Backpacking for the first time? A little nervous? Feel like there’s something that you should know or do but you just can’t imagine what it is?
No worries, we gotcha’ covered. This guide will ensure that you have a safe, fun time backpacking and, hopefully, you’ll want to do it again and again.
Backpack with an Experienced Partner
You can either join a hiking and backpacking group or join up with a friend or acquaintance that has some experience.
Not only is this safer, which adds to your peace of mind, and you will also learn faster. Also, let’s face it, it will probably a lot more fun than going solo too, right?
You’ll learn a lot more about yourself and hiking if you’re doing it with people who are knowledgeable and willing to impart that experience onto you.
Check out Facebook and Hiking forums for hiking groups in your area.
Be Realistic and Think about your Backpacking Destination
Taking the kids? How about a dog? How long is the hike? What’s the difficulty level? These are all things that you need to consider before actually throwing a pack on your back and going.
On a lighter note, are there any cool geographical features to see on the hike? How about a waterfall? Great views?
Try looking up the history of the area and the history of the trail.
Maybe you’re an avid bird watcher or a “flower freak”. These are all things that can enhance the awesomeness of a hiking trail.
Our best advice for beginners to keep your initial hikes to one night or single-day trips. Keep the distance to a maximum of 10 miles, round trip.
This will help you gain experience and figure out which kind of backpacker you are. For example, do you need frequent stops? How much water do you consume?
One of our favorite things to do is to hike into a location early one morning and set up camp. Then spend the night hydrating and relaxing. Take a day of camping and enjoy being off the grid. Then hike back.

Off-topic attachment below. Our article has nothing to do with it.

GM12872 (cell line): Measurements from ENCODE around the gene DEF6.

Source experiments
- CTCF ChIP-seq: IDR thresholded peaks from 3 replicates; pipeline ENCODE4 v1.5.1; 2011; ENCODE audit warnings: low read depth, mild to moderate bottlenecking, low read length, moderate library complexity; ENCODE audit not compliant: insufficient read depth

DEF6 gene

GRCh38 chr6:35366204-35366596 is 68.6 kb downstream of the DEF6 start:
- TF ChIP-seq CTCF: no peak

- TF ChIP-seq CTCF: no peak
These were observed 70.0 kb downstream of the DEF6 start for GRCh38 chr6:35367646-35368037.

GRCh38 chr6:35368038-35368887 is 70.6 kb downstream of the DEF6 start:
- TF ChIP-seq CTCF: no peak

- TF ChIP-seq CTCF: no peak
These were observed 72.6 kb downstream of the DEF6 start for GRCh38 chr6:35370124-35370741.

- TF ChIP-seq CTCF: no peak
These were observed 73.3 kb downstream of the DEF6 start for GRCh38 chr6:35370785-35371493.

That way you’re really only doing a one night hike but staying and chilling to refresh before heading back.
Soak up as much information about your hiking trail and location/destination as you can before you start to backpack.
Here are a few great resources for finding all kinds of helpful information on trails:
- Websites/Forums: We especially like backpacking.net and trailforums.com
- Guide books: Pay attention to star ratings in both the difficulty level and “interest” of the hike. Some reviewers will give star ratings on beauty and scenic quality.
- Experienced Hiking Friends and Backpackers: A wealth of first-hand knowledge that you can trust in and ask for more details.
- National and State Park Services: Many of the best trails are within national or state park boundaries. You can never go wrong by asking a Park Ranger.
Choose the Right Backpack
Choose a backpack that is right for you taking into account the following criteria:
- Ease of Load and Offload
We have a great informational page on choosing the best backpack.
Choose the Right Backpack Gear
You may never use that signalling mirror, but you need to know how to use it. Know your hydration pack inside and out. KNOW EVERY PIECE OF YOUR GEAR AND HOW TO USE IT!
Check out our very helpful articles and pages on the subject of Hiking and Backpacking Gear:
Clothing for Backpacking
Believe it or not, there’s a certain way to dress and factors that you have to take into consideration for backpacking clothes. We’ve written many guides on the subject at the below locations:
Food for Energy and Emergency (Just in case!)
A few things that you need to take into consideration here is meals, snacks, and food storage. The only thing that you really need to be drinking is water or something that is high in electrolytes. No energy drinks or caffeine!
Check out our full article on Hiking food and Energy.